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Writer:Yuta Sakaguchi

Hi, I’m Yuta. I grew up and live in Yokohama, a port city of Kanagawa prefecture near Tokyo. I once lived in Kichijoji, located in the western part of Tokyo. I love walking around a street and taking pictures. On my article I introduce attractions mainly of Tokyo and Yokohama with many wonderful pictures. Please enjoy them!

Nihon Odori Street: a splendid street in a port town, Yokohama

May 20, 2015

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Nihon Odori Street

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Nihon Odori Street is located in the Kannai district of Naka ward in Yokohama. It is an unusually wide and beautifully serene, tree-lined road about 400 meters, connecting Yokohama Park (which includes Yokohama Stadium) and Zou-no-hana Park, the location of the historic Yokohama Port. At the time of its construction, it was the first "western -style" street in all of Japan. With an unusually wide road width of 36 meters, the walk down the street is both beautiful and liberating. Many tourists take a camera with them on a stroll down the street because of the seemingly endless sight of gingko trees and numerous historical buildings that line the street. For a truly heart-fluttering experience, I recommend that you walk from Yokohama Park towards the port. One of the great things about Nihon Odori Street is that it's wonderful all year round! You can enjoy coffee and sweets outside in the cafes during the summertime, and colored leaves during autumn and magnificent illuminations await your eyes in the wintertime. In fact, the street is often used as a backdrop for many television dramas and commercials because of its exceptional scenery!


Yokohama Park


The view of Nihon Odori Street from Yokohama Park

If you were wondering why Nihon Odori Street has such a wide road width, there is actually quite a bit of history to it. When Yokohama Port was opened in 1859, the foreign settlement was established on the east side of the Kannai area and the Japanese settlement in the west side. After the town had a great fire in 1866 it was decided that a big street should be built in order to protect against fires occurring from either end of the Kannai area. The street was designed by British architect Richard BRUNTON, completed in 1870, and named "Nihon Odori Street" in 1875. Ever since its construction it has been known as the main street of Yokohama.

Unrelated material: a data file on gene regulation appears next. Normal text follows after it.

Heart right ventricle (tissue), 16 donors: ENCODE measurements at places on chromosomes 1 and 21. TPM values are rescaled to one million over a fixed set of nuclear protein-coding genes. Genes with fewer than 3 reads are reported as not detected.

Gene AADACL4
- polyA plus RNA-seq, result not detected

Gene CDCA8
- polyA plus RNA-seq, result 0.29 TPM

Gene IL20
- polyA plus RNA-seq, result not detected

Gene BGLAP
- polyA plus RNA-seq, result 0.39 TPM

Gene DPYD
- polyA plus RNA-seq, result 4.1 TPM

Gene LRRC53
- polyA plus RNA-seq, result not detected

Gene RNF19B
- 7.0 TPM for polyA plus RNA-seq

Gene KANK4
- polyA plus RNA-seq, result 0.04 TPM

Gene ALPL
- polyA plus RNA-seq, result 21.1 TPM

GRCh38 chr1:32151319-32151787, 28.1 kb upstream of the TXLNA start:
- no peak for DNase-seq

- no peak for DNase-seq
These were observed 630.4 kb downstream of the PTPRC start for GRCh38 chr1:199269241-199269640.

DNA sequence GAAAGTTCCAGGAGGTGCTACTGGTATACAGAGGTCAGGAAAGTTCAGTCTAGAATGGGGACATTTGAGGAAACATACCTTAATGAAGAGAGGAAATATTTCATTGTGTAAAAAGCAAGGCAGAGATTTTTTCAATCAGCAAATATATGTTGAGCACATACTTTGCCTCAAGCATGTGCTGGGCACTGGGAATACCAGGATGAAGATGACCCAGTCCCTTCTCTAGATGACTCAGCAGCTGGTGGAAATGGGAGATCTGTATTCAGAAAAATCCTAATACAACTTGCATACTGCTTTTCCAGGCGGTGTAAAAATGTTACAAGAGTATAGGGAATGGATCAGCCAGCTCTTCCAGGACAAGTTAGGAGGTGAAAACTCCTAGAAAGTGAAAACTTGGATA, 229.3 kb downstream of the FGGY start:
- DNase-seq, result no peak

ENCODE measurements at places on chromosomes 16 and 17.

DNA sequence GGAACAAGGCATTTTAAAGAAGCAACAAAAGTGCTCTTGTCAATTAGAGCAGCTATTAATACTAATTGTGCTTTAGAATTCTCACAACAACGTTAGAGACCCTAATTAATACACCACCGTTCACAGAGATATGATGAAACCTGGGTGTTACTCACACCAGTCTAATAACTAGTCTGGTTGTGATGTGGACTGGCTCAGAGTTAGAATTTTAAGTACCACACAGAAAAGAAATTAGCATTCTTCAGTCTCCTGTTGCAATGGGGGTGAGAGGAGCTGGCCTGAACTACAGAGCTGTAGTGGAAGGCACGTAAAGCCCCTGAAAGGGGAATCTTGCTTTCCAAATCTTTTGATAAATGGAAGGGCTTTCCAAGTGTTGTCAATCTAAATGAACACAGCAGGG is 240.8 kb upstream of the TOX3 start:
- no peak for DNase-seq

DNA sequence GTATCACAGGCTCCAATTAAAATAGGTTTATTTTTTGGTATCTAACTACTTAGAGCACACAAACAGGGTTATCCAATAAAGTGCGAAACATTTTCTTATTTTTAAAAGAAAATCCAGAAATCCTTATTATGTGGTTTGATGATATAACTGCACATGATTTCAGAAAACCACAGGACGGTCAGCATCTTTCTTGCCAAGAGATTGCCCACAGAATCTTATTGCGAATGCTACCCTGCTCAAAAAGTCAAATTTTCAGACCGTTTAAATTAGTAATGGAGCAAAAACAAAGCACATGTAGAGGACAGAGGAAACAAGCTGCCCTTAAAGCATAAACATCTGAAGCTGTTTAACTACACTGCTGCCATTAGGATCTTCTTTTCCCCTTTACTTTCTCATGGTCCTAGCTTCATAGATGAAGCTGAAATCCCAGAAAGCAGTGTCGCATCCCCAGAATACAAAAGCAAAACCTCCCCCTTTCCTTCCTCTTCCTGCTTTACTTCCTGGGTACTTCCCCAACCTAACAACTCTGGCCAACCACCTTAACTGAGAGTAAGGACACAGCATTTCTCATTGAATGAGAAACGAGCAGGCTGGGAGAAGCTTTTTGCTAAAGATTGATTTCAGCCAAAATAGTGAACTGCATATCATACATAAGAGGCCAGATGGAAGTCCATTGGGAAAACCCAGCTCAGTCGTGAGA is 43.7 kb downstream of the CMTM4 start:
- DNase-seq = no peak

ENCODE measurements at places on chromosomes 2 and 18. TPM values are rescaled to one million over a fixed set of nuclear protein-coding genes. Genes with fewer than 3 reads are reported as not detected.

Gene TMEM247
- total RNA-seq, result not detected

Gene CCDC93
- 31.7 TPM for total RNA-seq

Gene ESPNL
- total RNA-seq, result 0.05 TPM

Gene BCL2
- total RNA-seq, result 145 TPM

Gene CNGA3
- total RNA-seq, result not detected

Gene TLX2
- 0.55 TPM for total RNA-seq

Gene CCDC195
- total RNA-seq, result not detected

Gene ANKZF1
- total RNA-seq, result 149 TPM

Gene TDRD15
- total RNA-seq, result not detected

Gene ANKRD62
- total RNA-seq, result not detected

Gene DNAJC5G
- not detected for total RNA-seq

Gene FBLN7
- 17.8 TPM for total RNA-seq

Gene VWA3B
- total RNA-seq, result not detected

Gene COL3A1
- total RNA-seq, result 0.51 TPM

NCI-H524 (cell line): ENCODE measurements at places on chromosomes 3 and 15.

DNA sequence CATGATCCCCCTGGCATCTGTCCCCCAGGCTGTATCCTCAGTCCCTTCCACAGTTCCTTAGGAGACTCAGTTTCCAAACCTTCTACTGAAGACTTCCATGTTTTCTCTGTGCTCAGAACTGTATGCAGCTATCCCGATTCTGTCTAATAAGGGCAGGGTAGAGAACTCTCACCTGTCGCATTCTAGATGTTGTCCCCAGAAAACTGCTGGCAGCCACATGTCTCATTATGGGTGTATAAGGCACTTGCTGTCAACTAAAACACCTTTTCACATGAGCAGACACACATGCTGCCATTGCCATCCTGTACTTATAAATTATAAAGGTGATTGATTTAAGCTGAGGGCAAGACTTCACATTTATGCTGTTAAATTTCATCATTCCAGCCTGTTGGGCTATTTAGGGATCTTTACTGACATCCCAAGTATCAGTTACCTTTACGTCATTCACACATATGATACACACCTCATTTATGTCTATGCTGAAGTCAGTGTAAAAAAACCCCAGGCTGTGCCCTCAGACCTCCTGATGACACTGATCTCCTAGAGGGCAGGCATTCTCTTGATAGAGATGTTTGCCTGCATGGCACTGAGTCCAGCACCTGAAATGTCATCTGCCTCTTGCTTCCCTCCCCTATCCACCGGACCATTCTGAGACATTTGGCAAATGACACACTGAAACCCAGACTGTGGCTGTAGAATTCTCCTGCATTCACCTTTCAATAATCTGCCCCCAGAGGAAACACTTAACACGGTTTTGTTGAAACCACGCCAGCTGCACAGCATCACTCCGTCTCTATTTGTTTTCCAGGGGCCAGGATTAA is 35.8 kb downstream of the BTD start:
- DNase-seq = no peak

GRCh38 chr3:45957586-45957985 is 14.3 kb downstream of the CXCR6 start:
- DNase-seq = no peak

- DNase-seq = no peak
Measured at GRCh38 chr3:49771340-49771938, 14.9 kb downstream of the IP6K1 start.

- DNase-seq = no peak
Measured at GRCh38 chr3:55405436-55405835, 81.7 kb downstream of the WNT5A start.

Nihon Odori Street is an unusually wide

In my opinion, the best parts of Nihon Odori Street are the wonderful trees and elegant cafes! "Gooz" and "Alte Liebe" are great cafes if you want to have a nice relaxing cup of coffee outside in the sun. However many of you may be more drawn to the deep history of the area. There are many buildings built during the Taisho period (1912 - 1926) and the early Showa period (1926 - 1989) along the street and many people like to sketch the buildings because of their aesthetic qualities. Many of the main buildings in the Kannai area were built after the devastating Great Kanto Earthquake of 1923 but there were some buildings that survived the earthquake. The following are some of the historically rich buildings around Nihon Odori Street.


There are many historical buildings

Yokohama Three Towers

Yokohama Three Towers is the general name for the Kanagawa Prefectural Office (the "King Tower"), the Yokohama Customs building (the "Queen Tower") and the Yokohama Port Opening Memorial Hall (the "Jack Tower"). They are well-known as being the representative towers of Yokohama. At the time of their construction, they were land markers for ships entering Yokohama Port and were named after trump cards by foreign sailors who frequented the port. There's a legend that if you visit all spots where you can see all three towers at the same time, your wish will come true!